If you are an exporter or supplier of fish or other seafood, you have to use the same documentation.
An exporter in this respect means a company that issues certificates of origin in connection with exports.
What characterises a supplier is that it primarily supplies originating materials or originating products to exporters. As proof of origin, they will issue a supplier's declaration.
Both exporters and suppliers are subject to the same requirements to document the origin of the products for which they issue documentation of origin.
Exporters/suppliers can again be divided into two main groups - producers and traders. Some companies can operate both as producers and distributors. In this context, a producer is defined as someone who has manufactured export goods in accordance with the requirements that are laid down in the applicable free trade agreement.
It must be possible to track the goods in the export document from the arrival of the raw materials, through any production and all the way to the date of export. These are conditions that you, as an exporter, need to address before issuing a certificate of origin.
You have no other underlying documents than a supplier;s declaration? The supplier who has issued it must have underlying documentation in support of its declaration.
An approved exporter is an exporter who has been approved by the customs authorities to issue Origin Declarations regardless of the value of the originating product. Exporters who do not have such permission may only use Origin Declarations when the value of the originating product does not exceed NOK 50,000.
Where does the export go?
- Exporting to the EU
- Exporting to a country outside the EU that we have a free trade agreement with
- Exporting to a country that we do not have a free trade agreement with
Crew requirements in free trade agreements
Fish exports are in many cases subject to the requirement that the goods must be wholly obtained in the exporting country. As regards fish caught outside the customs area, the requirement is that the catch must be made by "their vessels", i.e. the vessels of the contracting parties. Norway is working to make the "flag rule" decisive in all negotiations, but most agreements also contain requirements, among other things, for crew nationality. Below is a list of the requirements that apply in connection with export to the various contracting parties. When a 75% rule is stipulated, officers are counted as part of the crew. It is the citizenship that determines the nationality.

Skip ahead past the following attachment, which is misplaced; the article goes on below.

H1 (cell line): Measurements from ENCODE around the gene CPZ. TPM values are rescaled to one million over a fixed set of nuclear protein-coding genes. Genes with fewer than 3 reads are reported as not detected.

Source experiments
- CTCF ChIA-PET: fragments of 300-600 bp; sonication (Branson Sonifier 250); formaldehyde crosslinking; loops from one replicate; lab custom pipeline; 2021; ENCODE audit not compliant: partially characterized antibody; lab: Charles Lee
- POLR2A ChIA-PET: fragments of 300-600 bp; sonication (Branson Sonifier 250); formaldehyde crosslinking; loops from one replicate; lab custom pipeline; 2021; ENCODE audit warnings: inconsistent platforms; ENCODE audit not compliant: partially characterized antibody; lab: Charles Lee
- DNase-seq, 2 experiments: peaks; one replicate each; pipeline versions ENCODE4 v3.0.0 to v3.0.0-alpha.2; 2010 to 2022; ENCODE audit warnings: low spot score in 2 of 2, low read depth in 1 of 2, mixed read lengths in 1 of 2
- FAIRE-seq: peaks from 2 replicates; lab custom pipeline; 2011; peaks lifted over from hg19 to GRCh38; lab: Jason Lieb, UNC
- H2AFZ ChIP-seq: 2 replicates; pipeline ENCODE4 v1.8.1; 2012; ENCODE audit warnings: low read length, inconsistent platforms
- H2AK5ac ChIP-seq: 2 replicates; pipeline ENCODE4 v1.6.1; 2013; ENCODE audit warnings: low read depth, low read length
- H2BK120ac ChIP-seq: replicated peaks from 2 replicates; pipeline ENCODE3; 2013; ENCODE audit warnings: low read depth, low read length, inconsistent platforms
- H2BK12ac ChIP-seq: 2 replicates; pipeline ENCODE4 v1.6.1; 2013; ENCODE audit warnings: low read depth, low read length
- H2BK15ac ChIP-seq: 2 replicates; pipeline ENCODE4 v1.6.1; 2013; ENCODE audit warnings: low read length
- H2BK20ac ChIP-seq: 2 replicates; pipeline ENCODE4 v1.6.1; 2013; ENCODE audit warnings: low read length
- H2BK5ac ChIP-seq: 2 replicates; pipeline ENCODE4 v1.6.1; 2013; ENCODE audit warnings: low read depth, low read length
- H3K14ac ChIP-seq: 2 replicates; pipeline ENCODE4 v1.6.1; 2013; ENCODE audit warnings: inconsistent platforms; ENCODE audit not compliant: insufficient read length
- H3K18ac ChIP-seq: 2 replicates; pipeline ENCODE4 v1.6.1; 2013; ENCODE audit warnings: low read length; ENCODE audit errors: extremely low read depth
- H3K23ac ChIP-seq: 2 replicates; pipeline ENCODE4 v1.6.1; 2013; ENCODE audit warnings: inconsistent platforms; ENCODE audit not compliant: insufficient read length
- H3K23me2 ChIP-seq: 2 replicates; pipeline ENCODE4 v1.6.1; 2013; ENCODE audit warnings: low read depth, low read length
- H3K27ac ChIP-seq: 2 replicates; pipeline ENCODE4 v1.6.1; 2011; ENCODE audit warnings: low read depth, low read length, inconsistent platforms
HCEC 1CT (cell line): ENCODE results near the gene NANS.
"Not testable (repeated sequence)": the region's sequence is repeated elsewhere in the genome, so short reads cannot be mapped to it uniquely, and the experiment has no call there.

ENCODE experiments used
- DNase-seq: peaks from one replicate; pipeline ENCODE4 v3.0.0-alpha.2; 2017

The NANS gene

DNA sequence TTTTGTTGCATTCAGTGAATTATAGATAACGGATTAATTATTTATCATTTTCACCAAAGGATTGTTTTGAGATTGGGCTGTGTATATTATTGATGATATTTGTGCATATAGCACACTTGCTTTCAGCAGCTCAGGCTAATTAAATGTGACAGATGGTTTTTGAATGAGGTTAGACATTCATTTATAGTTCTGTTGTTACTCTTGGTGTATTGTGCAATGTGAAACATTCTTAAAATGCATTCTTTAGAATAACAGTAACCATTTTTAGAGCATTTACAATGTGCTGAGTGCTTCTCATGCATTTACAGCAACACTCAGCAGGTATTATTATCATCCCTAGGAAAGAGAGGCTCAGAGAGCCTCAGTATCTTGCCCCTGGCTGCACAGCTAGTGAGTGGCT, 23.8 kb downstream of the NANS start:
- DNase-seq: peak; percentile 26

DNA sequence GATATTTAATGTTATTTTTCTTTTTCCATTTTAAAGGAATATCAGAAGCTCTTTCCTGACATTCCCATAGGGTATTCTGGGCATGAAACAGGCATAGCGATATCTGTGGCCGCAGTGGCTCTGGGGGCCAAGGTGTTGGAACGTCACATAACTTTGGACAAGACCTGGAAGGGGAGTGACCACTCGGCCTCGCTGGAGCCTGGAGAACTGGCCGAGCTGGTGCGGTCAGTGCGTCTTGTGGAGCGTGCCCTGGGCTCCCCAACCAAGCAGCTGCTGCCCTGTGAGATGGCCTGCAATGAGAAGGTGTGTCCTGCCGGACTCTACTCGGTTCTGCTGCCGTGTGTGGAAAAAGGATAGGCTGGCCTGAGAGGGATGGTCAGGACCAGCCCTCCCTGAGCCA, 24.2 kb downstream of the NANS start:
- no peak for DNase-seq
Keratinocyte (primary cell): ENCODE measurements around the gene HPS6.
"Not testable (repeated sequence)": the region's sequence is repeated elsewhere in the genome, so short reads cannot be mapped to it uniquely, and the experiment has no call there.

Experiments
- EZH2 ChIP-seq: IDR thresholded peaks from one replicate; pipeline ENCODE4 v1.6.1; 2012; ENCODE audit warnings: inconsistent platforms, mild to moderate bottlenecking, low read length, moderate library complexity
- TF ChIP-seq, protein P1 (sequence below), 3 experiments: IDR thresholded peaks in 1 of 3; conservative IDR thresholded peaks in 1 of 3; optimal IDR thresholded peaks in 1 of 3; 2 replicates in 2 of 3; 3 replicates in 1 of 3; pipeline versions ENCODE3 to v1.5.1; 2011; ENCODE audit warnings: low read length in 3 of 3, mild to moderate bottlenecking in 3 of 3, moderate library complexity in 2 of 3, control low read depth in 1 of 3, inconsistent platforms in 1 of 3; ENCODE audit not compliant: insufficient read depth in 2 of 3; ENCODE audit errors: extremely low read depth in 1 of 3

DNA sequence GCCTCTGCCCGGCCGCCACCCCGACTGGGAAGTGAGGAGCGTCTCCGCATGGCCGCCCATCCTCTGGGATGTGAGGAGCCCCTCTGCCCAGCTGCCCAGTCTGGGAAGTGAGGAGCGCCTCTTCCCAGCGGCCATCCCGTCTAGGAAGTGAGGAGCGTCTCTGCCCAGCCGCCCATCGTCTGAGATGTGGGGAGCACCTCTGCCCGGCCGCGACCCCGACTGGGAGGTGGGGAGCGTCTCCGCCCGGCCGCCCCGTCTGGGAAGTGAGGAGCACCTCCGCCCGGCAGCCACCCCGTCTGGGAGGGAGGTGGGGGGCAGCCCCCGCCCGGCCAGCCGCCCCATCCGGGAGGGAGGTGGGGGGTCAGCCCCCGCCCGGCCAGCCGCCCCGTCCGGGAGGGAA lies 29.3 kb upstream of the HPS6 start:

With the EU:
- "The Fishing Letter": All officers and at least 75% of the crews must come from Norway or an EU member state.
- Compensation agreements: All officers and at least 75% of the crews must come from Norway or an EU member state.
-The EEA Agreement: All officers and at least 75% of the crews must come from Norway, Iceland or an EU member state.
With the PEM Zone (Albania, the Faroe Islands, Switzerland, Egypt, Israel, Palestine, Jordan, Lebanon, Morocco, Tunisia, Turkey, Bosnia and Herzegovina, Macedonia, Montenegro, Serbia, Ukraine, Georgia): All officers and at least 75% of the crews must come from and EFTA member state or the respective contracting party.
- The EFTA Convention: All officers and at least 75% of the crews must come from an EFTA member state.
- The EEA Agreement: All officers and at least 75% of the crews must come from Norway, Iceland or an EU member state.
With Canada, Chile, Peru, Colombia, Costa Rica, Panama: No crew requirements.
With Mexico: All officers and at least 75% of the crews must come from an EFTA member state or Mexico.
With South Korea, Singapore, Hong Kong and the member states of the Gulf Cooperation Council (Bahrain, Kuwait, Oman, Qatar, Saudi Arabia and the United Arab Emirates) and the South African Customs Union (Botswana, Namibia, Swaziland, South Africa and Lesotho): No crew requirements.
With the Philippines: All officers and at least 75% of the crews must come from the exporting contracting party.